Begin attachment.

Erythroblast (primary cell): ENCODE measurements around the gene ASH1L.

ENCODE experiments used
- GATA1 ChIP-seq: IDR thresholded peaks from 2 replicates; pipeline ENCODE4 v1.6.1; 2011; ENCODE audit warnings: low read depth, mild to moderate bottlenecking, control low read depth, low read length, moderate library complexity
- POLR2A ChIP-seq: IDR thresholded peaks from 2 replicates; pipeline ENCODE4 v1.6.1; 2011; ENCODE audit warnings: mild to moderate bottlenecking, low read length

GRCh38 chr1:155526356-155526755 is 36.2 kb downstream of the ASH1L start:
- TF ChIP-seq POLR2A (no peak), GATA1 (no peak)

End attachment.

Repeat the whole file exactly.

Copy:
Erythroblast (primary cell): ENCODE measurements around the gene ASH1L.

ENCODE experiments used
- GATA1 ChIP-seq: IDR thresholded peaks from 2 replicates; pipeline ENCODE4 v1.6.1; 2011; ENCODE audit warnings: low read depth, mild to moderate bottlenecking, control low read depth, low read length, moderate library complexity
- POLR2A ChIP-seq: IDR thresholded peaks from 2 replicates; pipeline ENCODE4 v1.6.1; 2011; ENCODE audit warnings: mild to moderate bottlenecking, low read length

GRCh38 chr1:155526356-155526755 is 36.2 kb downstream of the ASH1L start:
- TF ChIP-seq POLR2A (no peak), GATA1 (no peak)